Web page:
After a bit of to-ing and fro-ing between myself and the editor during these two stages – taking in text corrections, etc. – the final layouts would then be sent to the production team to be printed. The whole process can take a few months from beginning to end, depending on the amount of illustrations involved and the complexity of the text. But it’s all worth it when you are holding a printed copy in your hands.

You work on a variety of projects – posters, adverts, web banners – is there a type of project you enjoy working on the most?

To be honest, I am not entirely sure what my favourite job would be as they are all so different. But I would probably say inside page design for fiction titles, as I get to create the story from scratch and decide what the pictures are going to be. I also love designing activity books as they are so design heavy and I really get to use my creative skills. I also like marketing design as jobs are normally a lot shorter, which makes a nice change when you are working on longer books.

What tips would you give to someone hoping to pursue a career in design?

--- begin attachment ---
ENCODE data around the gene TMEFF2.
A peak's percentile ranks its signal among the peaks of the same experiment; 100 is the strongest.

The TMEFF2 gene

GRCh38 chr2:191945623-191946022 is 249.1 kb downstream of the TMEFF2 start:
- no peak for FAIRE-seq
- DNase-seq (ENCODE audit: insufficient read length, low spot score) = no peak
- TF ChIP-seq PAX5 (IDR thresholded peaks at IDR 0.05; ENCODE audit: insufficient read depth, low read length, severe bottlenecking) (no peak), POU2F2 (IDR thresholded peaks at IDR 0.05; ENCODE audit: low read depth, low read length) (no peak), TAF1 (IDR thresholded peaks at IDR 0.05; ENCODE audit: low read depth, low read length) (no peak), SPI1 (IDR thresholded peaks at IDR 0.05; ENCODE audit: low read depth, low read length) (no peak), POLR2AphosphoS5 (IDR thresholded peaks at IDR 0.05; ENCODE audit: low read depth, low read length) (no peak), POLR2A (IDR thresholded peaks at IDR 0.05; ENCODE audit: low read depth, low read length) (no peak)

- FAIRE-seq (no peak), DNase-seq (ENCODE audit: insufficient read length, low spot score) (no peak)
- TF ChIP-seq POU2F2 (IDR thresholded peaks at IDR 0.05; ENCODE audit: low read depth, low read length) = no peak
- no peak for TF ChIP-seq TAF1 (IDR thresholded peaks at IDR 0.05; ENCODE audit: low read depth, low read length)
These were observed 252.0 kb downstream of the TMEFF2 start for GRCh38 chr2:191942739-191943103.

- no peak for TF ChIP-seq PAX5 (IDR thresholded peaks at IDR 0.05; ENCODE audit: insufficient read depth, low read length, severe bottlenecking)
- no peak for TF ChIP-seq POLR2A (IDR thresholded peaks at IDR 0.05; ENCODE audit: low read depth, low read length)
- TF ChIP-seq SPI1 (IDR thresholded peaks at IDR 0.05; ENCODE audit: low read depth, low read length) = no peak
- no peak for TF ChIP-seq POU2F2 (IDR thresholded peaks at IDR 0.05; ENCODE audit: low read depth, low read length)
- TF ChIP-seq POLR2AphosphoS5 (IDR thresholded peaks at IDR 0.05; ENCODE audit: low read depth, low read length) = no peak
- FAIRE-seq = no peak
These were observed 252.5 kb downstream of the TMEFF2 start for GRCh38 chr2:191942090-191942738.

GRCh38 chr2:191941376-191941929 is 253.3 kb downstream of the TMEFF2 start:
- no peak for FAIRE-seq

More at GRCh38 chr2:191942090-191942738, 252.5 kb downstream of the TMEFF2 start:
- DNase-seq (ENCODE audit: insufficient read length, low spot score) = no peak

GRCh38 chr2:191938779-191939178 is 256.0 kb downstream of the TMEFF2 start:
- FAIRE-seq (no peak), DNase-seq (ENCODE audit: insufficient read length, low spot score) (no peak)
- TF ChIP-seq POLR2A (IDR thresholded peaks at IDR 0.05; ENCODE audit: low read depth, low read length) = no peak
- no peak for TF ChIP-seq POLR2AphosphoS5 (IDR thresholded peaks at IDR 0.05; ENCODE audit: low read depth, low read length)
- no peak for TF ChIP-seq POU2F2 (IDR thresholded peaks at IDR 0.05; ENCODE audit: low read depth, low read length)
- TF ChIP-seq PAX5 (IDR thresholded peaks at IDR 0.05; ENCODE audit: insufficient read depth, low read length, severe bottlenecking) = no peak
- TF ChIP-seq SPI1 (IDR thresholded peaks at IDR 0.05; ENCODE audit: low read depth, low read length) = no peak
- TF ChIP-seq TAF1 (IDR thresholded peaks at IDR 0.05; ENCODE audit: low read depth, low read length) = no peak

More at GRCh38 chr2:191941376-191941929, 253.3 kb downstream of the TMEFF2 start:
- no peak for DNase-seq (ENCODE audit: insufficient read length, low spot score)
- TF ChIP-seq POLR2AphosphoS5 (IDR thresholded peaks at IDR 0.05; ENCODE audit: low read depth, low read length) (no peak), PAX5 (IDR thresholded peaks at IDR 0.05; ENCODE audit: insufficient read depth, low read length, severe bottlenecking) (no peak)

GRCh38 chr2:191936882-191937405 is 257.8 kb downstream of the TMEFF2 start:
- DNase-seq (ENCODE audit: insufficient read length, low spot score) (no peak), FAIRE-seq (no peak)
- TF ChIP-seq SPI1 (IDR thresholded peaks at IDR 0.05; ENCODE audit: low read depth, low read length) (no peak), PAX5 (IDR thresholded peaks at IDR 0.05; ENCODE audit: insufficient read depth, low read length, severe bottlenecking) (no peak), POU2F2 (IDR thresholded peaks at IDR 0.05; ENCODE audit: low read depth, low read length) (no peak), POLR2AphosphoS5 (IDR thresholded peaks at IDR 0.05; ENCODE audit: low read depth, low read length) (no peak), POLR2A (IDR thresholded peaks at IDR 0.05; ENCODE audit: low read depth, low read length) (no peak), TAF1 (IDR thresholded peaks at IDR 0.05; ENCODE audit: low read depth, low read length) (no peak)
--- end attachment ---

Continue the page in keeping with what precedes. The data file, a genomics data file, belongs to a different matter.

I would say just go for it as it’s such a rewarding career to have. Get a good basic knowledge in all the Adobe programmes, and a diploma in graphic design. When you start working in the publishing industry try and work in-house at different publishers first, as it will give you such a good inside knowledge of how a book is made from beginning to end. I found that attending publishing and production meetings was a very good place to learn and get involved with other departments. As a designer you work very closely with the editorial and production teams, and the more you understand about what they do, the easier your job is.

Is there one project that you particularly enjoyed working on, or perhaps something you’re looking forward to creating?

I once project-managed and designed the entire series of Balamory books that accompanied the BBC TV series. There were activity books, story books, board books and various novelty books along with all the marketing material that went with it, so it was a very varied job. This went on for approximately four years and I absolutely loved managing the schedules, working alongside the photographers and illustrators and bringing the whole series to life. It was incredibly rewarding.

I now look forward to any job I take on, as I know I will learn something new from it. Design is never boring.

What are you reading at the moment?

At the moment I am re-reading My Family and Other Animals by Gerald Durrell. A book I read a long time ago, but thought I would read again after the recent TV series of The Durrells.